|October 26, 1974||NYC FALN's 5 bombs in Manhattan, the largest in the Financial District.|||
|December 11, 1974||Angel Poggi, a police officer, lost an eye and was permanently disabled by one of FALN's bombs at 336 East 110th Street in East Harlem in New York City.|||
|January 24, 1975||FALN, through their Communique No. 3, claimed responsibility for the bombing of the Fraunces Tavern in New York City, killing four people and injuring more than 50. No one was ever charged with the bombing.|||
|April 3, 1975||FALN took responsibility for four bombings in New York City, by leaving their Communique No. 4 for the Associated Press at a phone booth. The four bombs went off within a 40-minute period. The first bomb exploded on 51 Madison Avenue, the New York Life Insurance Company. The second bomb exploded on 45 East Forty-Ninth Street, the Bankers Trust Company plaza. The third bomb exploded on 340 Park Avenue South, the Metropolitan Life Insurance Company headquarters. The fourth bomb exploded on 5 West Forty-Sixth Street, the Blimpie Base restaurant. At least five people were injured from the bombings.|||
|June 4, 1977||FALN set off a bomb on the fifth floor of the Cook County Building in Chicago. The explosion occurred near the offices of Acting Mayor Michael Bilandic and of George Dunne, the president of the Cook County Board of Commissioners. It was Saturday, and no one was in either office. Although 250 election judges were attending a meeting on the fourth floor no one was harmed.|||
|August 3, 1977||FALN bombs exploded on the twenty-first floor of 342 Madison Avenue in New York City, which housed Defense Department security personnel, as well as the Mobil Building at 150 East Forty-Second Street. The first attack came at 11:30 when an employee noticed a handbag left on a window sill. He found a clock-like device and alerted fifty co-workers to flee the office. The bomb went off twelve seconds later, blasting the office doors off their hinges, but causing no injuries. An hour later, the Mobil bomb killed Charles Steinberg, a partner in an employment agency in the building, and injuring eight others. The FALN warned that bombs were located in thirteen other buildings, including the Empire State Building and the World Trade Center. One hundred thousand office workers were evacuated. Eighty more crank calls were received in Brooklyn. On August 4, New York Police announced the arrest for illegal possession of a shotgun, revolver, and one hundred rounds of ammunition of David Perez, twenty-seven. His roommate, Vincent Alba, twenty-six, was also questioned. Marie Haydée Beltrán Torres, twenty-two, was charged by federal authorities with the Mobil bombing. A federal grand jury in Chicago on September 7 indicted her husband, Carlos Alberto Torres, twenty-five, and Oscar Lopez Rivera, thirty-four, on conspiracy and a "variety of explosive related charges."|||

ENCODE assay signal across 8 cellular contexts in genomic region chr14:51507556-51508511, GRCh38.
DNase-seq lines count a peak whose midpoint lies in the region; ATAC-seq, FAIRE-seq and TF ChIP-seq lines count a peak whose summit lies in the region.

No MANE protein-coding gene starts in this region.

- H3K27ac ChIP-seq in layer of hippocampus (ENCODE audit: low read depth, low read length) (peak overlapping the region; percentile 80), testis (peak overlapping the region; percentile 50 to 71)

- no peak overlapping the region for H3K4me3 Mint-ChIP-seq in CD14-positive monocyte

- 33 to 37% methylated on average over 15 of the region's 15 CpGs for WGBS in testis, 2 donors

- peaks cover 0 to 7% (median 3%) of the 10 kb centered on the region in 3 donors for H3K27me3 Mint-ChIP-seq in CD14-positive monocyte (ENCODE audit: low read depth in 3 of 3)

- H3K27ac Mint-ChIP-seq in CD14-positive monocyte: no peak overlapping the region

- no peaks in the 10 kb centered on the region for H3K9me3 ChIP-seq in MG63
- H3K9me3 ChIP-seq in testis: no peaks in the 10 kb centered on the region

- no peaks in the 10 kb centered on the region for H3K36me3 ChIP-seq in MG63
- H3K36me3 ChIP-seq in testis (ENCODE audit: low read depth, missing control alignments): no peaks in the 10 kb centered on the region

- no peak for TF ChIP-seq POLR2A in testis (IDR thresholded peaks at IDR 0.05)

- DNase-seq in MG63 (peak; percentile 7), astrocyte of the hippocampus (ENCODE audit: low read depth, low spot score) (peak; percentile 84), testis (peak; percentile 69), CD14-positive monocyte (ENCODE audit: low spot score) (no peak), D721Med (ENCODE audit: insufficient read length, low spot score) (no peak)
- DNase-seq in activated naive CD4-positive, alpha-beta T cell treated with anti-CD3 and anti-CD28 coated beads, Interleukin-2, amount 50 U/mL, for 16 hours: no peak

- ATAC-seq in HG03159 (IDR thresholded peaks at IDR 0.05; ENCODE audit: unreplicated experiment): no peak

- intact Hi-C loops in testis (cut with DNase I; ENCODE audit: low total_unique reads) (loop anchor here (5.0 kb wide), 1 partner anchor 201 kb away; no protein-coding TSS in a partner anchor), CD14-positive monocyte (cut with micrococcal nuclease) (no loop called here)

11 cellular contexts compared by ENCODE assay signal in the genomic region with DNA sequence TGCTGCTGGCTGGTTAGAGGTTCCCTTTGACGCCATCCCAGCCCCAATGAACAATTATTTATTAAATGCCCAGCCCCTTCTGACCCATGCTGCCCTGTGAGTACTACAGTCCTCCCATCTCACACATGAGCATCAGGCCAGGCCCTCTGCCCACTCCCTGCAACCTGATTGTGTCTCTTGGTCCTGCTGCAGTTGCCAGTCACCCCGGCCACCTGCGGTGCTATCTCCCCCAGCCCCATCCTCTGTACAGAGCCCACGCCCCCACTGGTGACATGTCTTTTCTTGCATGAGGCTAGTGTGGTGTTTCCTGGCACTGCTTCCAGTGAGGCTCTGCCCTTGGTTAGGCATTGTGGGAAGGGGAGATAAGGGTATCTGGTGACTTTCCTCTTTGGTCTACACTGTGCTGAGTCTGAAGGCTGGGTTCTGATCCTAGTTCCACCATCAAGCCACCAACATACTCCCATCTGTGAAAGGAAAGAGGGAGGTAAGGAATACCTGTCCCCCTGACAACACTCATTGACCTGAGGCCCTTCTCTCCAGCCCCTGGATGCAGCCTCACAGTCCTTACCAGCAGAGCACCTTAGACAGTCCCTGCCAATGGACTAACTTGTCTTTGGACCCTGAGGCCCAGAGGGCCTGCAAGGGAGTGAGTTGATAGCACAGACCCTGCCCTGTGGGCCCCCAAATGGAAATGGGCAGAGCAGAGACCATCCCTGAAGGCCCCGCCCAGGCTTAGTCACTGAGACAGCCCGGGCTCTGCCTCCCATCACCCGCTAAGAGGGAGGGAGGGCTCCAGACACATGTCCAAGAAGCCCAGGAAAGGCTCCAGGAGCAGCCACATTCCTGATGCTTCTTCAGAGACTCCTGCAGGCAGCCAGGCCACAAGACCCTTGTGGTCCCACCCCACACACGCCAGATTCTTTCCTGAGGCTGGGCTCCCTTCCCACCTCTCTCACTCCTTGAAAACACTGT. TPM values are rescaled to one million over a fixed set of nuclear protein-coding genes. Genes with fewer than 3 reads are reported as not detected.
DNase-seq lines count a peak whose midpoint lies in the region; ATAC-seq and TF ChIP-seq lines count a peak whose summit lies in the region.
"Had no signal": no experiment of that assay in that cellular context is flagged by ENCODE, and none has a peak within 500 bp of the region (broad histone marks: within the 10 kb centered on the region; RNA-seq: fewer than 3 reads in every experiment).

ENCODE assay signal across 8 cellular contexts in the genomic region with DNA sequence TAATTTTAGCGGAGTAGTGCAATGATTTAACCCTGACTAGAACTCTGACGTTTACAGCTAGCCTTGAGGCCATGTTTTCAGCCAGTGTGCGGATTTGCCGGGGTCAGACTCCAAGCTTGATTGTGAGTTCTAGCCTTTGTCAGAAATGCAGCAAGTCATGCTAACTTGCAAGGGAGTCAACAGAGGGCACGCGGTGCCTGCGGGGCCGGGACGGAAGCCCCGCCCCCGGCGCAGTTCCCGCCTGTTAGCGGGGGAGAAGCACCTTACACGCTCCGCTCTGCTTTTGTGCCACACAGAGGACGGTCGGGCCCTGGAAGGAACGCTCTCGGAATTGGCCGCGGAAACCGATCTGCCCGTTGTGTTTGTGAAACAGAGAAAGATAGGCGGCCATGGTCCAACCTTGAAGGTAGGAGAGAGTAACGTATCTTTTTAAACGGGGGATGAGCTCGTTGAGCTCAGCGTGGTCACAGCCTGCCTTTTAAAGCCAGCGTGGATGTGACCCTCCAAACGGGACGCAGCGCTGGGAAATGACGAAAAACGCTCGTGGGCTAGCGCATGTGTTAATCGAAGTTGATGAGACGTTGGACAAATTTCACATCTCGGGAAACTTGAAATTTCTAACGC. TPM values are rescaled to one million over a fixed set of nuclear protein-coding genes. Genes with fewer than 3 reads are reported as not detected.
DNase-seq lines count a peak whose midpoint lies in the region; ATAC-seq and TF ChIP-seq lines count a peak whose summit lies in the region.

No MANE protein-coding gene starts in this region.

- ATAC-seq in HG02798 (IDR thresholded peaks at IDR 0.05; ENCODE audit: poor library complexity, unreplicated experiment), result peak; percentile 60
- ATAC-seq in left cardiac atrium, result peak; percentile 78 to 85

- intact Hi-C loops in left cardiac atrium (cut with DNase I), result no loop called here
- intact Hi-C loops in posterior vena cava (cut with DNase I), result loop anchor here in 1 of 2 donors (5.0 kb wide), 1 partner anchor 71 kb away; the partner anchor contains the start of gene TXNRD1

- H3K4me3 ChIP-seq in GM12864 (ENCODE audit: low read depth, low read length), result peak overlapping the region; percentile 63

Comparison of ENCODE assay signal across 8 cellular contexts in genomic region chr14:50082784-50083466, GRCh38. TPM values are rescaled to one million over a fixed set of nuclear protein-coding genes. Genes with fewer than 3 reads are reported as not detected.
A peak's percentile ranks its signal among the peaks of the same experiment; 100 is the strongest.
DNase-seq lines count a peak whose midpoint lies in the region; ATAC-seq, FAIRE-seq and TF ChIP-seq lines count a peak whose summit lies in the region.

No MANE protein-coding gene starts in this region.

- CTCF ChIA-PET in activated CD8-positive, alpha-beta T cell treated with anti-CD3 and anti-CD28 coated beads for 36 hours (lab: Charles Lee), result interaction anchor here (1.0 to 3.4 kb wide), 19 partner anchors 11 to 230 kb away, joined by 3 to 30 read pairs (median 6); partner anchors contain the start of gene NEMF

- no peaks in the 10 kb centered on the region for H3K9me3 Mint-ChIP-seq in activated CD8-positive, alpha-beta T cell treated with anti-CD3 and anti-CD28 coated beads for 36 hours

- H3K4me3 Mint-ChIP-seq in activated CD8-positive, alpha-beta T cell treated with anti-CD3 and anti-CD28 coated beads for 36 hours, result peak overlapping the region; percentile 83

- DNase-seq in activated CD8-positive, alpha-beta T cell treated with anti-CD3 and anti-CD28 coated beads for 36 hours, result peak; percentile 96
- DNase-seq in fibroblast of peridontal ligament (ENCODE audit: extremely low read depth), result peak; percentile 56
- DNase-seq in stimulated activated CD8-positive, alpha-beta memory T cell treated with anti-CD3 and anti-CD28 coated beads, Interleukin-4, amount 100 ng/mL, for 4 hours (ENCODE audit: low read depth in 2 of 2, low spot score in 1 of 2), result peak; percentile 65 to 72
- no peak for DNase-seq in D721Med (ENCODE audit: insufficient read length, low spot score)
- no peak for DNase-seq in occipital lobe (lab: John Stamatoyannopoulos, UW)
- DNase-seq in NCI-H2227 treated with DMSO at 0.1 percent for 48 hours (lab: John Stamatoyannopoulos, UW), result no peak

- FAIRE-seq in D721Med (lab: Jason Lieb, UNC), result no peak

|August 8, 1977||A bomb attributed to FALN was found in the American Metal Climax (AMAX) building in New York City.|||
|June 9, 1979||FALN exploded a bomb outside of Shubert Theatre in Chicago, injuring five people.|||
|October 17, 1979||FALN sets off a bomb on the fifth floor of the Cook County Building in downtown Chicago. A second bomb is disarmed about a block away. No one is injured or killed in the attack.|||
|March 15, 1980||Armed members of FALN raided the campaign headquarters of Carter-Mondale in Chicago and the campaign headquarters of George H. W. Bush in New York City. Seven people in Chicago and ten people in New York were tied up as the offices were vandalized before the FALN members fled. A few days later, Carter delegates in Chicago received threatening letters from FALN. On April 5, 11 members of FALN were arrested for attempting to rob an armored truck at Northwestern University; three were linked to the raid on the Carter-Mondale campaign headquarters.|||
Known group members
- Filiberto Ojeda Ríos, co-founder; former leader
- Edwin Cortes
- Elizam Escobar
- Ricardo Jimenez
- Oscar López Rivera
- Adolfo Matos
- Dylcia Noemi Pagan
- Alberto Rodriguez
- Alicia Rodríguez
- Ida Luz Rodriguez
- Luis Rosa
- Juan Enrique Segarra-Palmer
- Alejandrina Torres
- Carmen Valentin
- William Morales
- Boricua Popular Army
- General Intelligence Directorate
- List of people pardoned or granted clemency by the president of the United States